Integrated Medical Practice
Integrative practices offer a multidisciplinary approach to client care within the Western medical model by combining complementary therapies with Western medicine. An example would be Therapeutic Touch prescribed by a doctor as a treatment for shingles in conjunction with the prescribed drug regime. Download Therapeutic Touch in Integrative Medicine
Therapeutic Touch is an evidence-based complementary therapy that enhances existing treatment methods, integrating body, mind, emotion, and spirit.
The North American Nursing Diagnosis Association [NANDA] has recently approved the diagnosis “Imbalanced Energy Field” to be included in their publication, Nursing Diagnoses 2015-17: Definitions and Classification. This textbook is used in nursing programs in colleges and universities across Canada. Nurses interested in adding Therapeutic Touch to their practice are encouraged to join the Complementary Therapies Nurses' Interest Group [RNAO-CTNIG].
Here is an excerpt from the home page of their website:
The RNAO-CTNIG is a professional support group for Registered Nurses interested in or practicing Complementary Therapies (CT). CT are being used by Canadians more than most healthcare professionals are aware of. In many countries they have already become a part of healthcare, and we are seeing an increase use and interest here in Ontario. More nurses are using CT more as part of their practice, or encountering clients who have incorporated, or are interested in CT as part of their prevention or action plan of care. We see CT as a valuable tool in their toolbox, be they practice a form of CT or advocate for them. Nurses in the growing field of CT benefit from sharing their experiences with one another and developing common strategies and it is our hope that one way to achieve this will be through the CTNIG that this will be accomplished.
The CTNIG is assisting the RNAO of fulfilling its mandate of "speaking out for health, speaking out for nursing." We are doing this by supporting CT nurses and those clients who are seeking CT, by acting as a resource for nurses and others, and through raising the profile of RNs who practice complementary therapies, We hope to bring to light the role CT can play in the health of our population using a mind-body-spirit approach: hence a HOLISTIC approach to care. It is also through the support and sharing of research we aim to integrate CT in healthcare.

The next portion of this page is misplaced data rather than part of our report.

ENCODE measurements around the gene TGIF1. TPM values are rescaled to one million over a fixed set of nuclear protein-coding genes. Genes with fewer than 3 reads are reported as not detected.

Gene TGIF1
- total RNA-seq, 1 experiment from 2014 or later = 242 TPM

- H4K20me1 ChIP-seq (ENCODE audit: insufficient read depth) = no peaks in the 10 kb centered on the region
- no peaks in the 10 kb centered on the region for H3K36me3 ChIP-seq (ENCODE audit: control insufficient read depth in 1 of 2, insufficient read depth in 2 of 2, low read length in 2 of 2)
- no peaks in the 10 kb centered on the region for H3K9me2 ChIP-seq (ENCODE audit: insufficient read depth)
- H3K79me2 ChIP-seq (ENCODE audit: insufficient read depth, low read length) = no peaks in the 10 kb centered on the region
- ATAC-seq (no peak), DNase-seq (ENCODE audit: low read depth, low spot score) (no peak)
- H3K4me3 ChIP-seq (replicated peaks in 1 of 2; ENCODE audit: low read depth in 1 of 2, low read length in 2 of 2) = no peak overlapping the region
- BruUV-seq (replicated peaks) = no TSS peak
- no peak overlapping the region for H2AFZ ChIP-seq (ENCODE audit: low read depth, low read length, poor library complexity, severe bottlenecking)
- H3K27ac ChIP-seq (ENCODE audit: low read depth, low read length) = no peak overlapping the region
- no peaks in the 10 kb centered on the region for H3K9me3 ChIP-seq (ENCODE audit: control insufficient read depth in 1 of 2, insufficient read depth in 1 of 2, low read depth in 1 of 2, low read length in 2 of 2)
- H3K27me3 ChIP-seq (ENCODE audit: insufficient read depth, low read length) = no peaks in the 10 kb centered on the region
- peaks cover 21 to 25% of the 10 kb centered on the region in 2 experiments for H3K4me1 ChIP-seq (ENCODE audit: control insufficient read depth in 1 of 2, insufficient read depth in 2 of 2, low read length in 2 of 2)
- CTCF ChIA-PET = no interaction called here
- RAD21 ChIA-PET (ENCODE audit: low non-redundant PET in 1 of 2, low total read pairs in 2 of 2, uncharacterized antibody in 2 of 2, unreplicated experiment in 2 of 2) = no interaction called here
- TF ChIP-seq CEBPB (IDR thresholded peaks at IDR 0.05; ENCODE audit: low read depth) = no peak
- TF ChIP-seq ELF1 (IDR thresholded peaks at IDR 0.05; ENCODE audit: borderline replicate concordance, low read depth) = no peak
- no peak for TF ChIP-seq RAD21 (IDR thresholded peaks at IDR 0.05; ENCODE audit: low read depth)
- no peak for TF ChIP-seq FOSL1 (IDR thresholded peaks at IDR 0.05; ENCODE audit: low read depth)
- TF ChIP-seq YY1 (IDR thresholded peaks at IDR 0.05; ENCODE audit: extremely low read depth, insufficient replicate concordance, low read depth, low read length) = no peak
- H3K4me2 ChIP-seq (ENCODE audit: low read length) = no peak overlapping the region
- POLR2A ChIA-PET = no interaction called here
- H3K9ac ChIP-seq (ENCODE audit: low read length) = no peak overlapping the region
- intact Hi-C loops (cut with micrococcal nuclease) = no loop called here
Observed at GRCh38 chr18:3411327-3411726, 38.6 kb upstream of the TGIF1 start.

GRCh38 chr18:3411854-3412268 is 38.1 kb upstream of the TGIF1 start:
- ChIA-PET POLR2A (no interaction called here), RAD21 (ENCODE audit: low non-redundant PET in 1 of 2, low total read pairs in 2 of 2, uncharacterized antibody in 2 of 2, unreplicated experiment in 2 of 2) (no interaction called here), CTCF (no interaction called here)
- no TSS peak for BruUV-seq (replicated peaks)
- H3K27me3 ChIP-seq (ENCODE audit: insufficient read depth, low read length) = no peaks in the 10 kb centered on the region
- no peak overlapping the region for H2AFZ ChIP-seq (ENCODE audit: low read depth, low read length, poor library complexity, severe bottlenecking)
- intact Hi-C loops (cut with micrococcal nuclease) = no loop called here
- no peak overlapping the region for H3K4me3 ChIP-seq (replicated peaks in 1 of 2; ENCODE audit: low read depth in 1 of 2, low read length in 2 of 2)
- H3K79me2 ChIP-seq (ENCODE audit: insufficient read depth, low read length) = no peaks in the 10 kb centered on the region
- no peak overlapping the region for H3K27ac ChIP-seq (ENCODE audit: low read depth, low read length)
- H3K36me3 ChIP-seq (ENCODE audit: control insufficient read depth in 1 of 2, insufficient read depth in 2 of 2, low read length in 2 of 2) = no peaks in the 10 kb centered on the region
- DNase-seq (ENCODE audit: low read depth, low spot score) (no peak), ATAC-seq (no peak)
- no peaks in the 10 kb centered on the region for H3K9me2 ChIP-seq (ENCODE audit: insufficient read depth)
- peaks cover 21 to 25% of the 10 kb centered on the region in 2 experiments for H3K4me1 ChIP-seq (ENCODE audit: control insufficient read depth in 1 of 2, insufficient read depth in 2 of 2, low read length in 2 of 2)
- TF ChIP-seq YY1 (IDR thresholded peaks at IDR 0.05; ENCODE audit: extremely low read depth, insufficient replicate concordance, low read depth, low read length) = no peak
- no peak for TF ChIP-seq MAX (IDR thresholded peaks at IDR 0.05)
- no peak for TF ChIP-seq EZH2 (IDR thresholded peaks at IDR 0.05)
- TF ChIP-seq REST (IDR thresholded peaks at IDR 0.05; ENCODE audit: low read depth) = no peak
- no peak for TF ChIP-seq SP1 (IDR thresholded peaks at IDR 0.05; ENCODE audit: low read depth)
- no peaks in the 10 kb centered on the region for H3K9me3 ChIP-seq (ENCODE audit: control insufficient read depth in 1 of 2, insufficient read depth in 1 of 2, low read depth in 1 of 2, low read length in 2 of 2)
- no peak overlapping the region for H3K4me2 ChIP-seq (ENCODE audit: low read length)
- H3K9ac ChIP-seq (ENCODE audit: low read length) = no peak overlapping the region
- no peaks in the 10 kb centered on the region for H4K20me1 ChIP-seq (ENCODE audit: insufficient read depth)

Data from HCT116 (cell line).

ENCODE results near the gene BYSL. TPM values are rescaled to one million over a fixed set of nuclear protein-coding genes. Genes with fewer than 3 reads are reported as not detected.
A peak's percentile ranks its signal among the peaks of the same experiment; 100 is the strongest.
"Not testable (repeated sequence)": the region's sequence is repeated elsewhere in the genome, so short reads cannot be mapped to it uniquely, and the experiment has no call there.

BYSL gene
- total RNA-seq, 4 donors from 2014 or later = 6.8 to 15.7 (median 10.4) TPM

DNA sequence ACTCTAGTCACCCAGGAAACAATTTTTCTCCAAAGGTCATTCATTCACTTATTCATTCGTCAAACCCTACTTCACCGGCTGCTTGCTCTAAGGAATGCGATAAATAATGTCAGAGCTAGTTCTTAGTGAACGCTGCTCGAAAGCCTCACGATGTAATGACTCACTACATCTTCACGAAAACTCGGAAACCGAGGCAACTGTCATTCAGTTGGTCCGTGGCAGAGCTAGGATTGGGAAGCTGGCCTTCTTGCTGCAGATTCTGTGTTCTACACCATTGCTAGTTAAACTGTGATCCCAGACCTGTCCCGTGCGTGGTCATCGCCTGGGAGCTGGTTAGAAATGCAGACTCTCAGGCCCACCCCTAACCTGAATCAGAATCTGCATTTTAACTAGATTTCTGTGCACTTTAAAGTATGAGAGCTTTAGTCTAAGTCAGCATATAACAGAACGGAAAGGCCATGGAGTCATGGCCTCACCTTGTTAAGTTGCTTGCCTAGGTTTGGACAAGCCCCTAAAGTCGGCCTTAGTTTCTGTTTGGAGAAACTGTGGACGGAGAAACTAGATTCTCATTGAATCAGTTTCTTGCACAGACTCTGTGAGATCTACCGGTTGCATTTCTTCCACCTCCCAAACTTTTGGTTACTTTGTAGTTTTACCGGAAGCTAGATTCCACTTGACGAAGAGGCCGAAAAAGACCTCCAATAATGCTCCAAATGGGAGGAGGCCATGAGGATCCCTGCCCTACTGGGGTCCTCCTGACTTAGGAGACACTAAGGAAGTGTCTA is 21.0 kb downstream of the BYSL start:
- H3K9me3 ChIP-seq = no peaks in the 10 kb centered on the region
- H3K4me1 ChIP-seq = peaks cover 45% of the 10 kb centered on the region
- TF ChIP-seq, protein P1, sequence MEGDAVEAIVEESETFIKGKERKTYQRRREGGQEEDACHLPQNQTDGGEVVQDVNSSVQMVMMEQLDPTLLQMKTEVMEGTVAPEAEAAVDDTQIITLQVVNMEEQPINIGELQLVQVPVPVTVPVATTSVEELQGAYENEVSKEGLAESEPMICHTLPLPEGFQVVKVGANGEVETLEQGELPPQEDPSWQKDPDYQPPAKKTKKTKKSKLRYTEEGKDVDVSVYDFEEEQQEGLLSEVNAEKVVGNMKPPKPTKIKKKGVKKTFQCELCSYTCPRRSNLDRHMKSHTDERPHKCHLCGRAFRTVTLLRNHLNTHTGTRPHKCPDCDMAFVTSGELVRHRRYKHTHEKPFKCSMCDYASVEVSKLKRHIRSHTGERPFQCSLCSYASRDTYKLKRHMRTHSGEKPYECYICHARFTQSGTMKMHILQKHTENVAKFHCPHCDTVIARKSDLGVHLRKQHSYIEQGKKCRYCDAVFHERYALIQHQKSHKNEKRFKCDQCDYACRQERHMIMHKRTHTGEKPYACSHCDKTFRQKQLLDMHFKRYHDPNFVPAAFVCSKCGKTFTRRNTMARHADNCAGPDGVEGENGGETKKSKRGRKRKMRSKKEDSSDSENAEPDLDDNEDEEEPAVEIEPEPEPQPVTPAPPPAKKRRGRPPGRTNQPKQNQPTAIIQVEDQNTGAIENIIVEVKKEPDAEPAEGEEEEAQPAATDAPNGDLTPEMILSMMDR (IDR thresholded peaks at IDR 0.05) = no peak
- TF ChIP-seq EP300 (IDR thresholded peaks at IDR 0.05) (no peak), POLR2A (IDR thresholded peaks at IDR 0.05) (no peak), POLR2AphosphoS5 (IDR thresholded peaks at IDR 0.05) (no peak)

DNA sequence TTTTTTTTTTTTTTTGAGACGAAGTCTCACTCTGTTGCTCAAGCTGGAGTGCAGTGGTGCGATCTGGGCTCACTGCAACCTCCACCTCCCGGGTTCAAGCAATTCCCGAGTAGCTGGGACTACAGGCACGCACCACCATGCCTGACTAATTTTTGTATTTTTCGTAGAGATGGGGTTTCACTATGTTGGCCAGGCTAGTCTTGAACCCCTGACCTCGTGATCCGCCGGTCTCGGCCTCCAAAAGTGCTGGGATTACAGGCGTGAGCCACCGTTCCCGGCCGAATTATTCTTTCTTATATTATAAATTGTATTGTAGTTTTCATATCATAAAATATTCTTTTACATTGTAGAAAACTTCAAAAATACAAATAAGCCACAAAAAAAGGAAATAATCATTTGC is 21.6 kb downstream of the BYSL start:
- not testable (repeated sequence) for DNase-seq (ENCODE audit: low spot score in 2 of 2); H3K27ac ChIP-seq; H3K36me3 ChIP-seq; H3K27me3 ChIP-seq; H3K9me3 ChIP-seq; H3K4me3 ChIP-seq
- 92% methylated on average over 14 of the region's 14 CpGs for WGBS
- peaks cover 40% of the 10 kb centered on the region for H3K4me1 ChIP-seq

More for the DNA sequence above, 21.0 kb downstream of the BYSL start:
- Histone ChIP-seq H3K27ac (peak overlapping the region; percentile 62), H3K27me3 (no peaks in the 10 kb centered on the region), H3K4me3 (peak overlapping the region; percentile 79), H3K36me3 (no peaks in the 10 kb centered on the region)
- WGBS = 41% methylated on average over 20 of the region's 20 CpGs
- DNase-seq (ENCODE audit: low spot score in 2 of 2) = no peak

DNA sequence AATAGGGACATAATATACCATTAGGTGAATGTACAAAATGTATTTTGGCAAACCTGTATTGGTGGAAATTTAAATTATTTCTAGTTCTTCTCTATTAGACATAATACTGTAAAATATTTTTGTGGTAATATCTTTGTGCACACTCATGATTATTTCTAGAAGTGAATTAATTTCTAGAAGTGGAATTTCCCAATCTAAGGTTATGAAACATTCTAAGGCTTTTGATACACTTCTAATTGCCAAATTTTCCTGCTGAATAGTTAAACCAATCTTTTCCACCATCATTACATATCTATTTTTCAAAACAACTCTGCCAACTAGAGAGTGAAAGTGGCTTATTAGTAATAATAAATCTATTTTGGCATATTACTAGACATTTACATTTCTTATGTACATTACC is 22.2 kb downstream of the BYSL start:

See more at: http://www.rnao-ctnig.org/ Download the College of Nurses of Ontario Complementary Therapies Guidelines
Complementary/Alternative Medicine (CAM) Policy of the
College of Physicians and Surgeons
The College of Physicians and Surgeons have a policy in place for complementary/alternative medicine. Download it here.
Some Highlights of the Policy
Health Care Decisions
Patients have the right to make health care decisions that accord with their own values, wishes and preferences. This includes decisions to pursue complementary/alternative medicine either as an adjunct to conventional medicine, or instead of conventional medicine. The Medicine Act, 1991 states that physicians shall not be found guilty of professional misconduct or incompetence solely on the basis that they practice a therapy that is non-traditional or that departs from the prevailing medical practice.
Physicians providing CAM must reach a conventional diagnosis.
If physicians also reach a CAM diagnosis, that diagnosis must be based on the clinical assessment conducted and other relevant information, be supported by sound clinical judgment and informed by evidence and science.
CAM diagnoses that do not satisfy these requirements are not acceptable diagnoses.
Any CAM therapeutic option that is recommended by physicians must be informed by evidence and science, and it must:
- Have a logical connection to the diagnosis reached;
- Have a reasonable expectation of remedying or alleviating the patient’s health condition or symptoms; and
- Possess a favourable risk/benefit ratio based on: the merits of the option, the potential interactions with other treatments the patient is receiving, the conventional therapeutic options available, and other considerations the physician deems relevant.
Physicians must never recommend therapeutic options that have been proven to be ineffective through scientific study.
Patient Use of CAM and Documentation
In order to provide safe, high quality conventional medical care, physicians must have complete, accurate information about their patients. This includes information about any CAM that patients may be pursuing or may wish to pursue.
The College advises physicians to inquire about patient use of CAM on a regular basis. This might involve incorporating questions about CAM into annual health exams, and/or patient assessments for specific health conditions or ailments.
Where patients are pursuing CAM, physicians should note this fact in the patient’s medical record, along with any details of the therapy the patient is able to provide.
When asked for information about CAM, physicians must respond in a professional manner, within the limits of their knowledge, skill and judgment.
Physicians may wish to consider whether they can assist patients in obtaining reliable and accurate information about the CAM modality or intervention in question. This may involve suggesting potential resources, or referring patients to other practitioners where doing so is in the best interests of the patient, and will support informed decision making.